La Flor de Cano Selectos


At 5.9 inches long and a ring gauge of 41, today’s cigar that deserves some attention is the Selectos from La Flor de Cano.  I believe that finding affordable cigars from Cuba is a lot of fun and there are truly a lot of hidden gems out there that can cost you $10 or under which sounds like fun to me.  The pre-light draw from this Cristales, I have to admit, doesn’t reveal a lot other than a bit of draw resistance, not too bad, a bit of cedar and a faint note of black pepper that has my curiosity at attention.

First puff tells me that this will be a bit on the mild side but, hey, this is the morning and with my coffee, I think I should have an interesting experiment ahead of me.  I’m a fan of the Cuban cigars from Jose L. Piedra when I want an everyday cigar and although this is reminding me of their line, I believe that this cigar tastes a bit richer with a more pronounced woody taste.  Creaminess is also coming to the front, which adds to the relaxing nature of a good cigar.  I’ve always maintained that allowing a cigar’s flame to cool down a bit between puffs releases the best flavors, so as I went to the kitchen, just now,  to refresh my coffee I let this cigar sit idly for over 2 minutes which then rewarded me with a bit of spice in the next puff which I wasn’t expecting at all.  Good things DO come to those who wait.

La Flor de Cano is a brand that had it’s early beginnings in the late 1932 when Juan Cano Sainz hired a cigar maker to roll cigars on his kitchen table.  Sales started to build and so did the size of his company when a second roller was hired.  By using high quality tobacco the company continued to grow and gain popularity until bigger and bigger warehouse and factory space was needed.  After moving a number of times, Juan finally built his own factory, hired 300 workers and started producing over 5 thousand cigars daily which were exported out of Cuba to many countries.  By 1942, La Flor de Cano, H. Upmann and Partagas were the top selling cigars in Spain.  During world war II, the cigar business in Cuba really started to take off when the US military started to buy Cuban cigars for around $70 per thousand.  Smaller companies like LFDC were only offered $50 so Juan had no interest in the proposition until a persistent British military representative finally agreed on $90 per thousand.  Money was pouring in which makes me appreciate stories like this with such humble beginnings.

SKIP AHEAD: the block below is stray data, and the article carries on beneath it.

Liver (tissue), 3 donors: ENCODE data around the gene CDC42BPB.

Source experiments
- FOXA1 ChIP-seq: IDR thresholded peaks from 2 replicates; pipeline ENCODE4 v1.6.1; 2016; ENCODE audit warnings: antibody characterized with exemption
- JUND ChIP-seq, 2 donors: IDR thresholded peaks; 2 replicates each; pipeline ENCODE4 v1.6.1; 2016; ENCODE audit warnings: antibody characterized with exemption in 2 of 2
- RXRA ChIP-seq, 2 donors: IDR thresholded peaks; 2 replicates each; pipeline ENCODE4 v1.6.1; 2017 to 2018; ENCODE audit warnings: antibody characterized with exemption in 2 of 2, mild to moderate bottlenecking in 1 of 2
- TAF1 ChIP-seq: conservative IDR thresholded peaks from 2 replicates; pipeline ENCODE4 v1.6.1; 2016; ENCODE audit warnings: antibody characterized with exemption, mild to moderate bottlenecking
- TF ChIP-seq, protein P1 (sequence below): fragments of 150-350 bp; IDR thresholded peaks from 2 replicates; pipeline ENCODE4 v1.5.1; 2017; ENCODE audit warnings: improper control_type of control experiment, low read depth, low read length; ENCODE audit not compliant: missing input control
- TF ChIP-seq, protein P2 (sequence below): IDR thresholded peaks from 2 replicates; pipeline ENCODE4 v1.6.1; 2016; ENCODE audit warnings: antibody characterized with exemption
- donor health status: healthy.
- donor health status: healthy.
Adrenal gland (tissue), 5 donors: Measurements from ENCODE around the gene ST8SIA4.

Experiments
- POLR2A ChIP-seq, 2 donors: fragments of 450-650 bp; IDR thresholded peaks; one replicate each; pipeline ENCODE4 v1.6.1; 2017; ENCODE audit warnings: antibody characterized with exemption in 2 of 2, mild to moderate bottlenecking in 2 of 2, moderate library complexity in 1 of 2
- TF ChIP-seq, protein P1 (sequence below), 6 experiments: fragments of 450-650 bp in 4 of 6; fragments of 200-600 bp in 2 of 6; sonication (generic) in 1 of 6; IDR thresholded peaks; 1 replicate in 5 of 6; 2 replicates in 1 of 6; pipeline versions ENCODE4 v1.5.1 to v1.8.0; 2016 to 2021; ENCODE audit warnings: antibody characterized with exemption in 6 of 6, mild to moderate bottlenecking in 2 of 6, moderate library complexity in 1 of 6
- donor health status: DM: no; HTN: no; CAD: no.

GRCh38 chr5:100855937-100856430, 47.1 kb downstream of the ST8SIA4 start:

The second third of this cigar is starting to build in strength, which is always welcome, and I’m noticing that now a  bit of a citrus flavor is coming into the flavor profile but still quite subtle.  Another 2 minutes of rest and chocolate with a bit of leather also appears……  a very even burn and under $10?????   I’m loving it..  I have to run and will not be able to tell you how this story ends today but if you can get your hands on a few of these cigars from La Flor de Cano, DO NOT HESITATE!!!!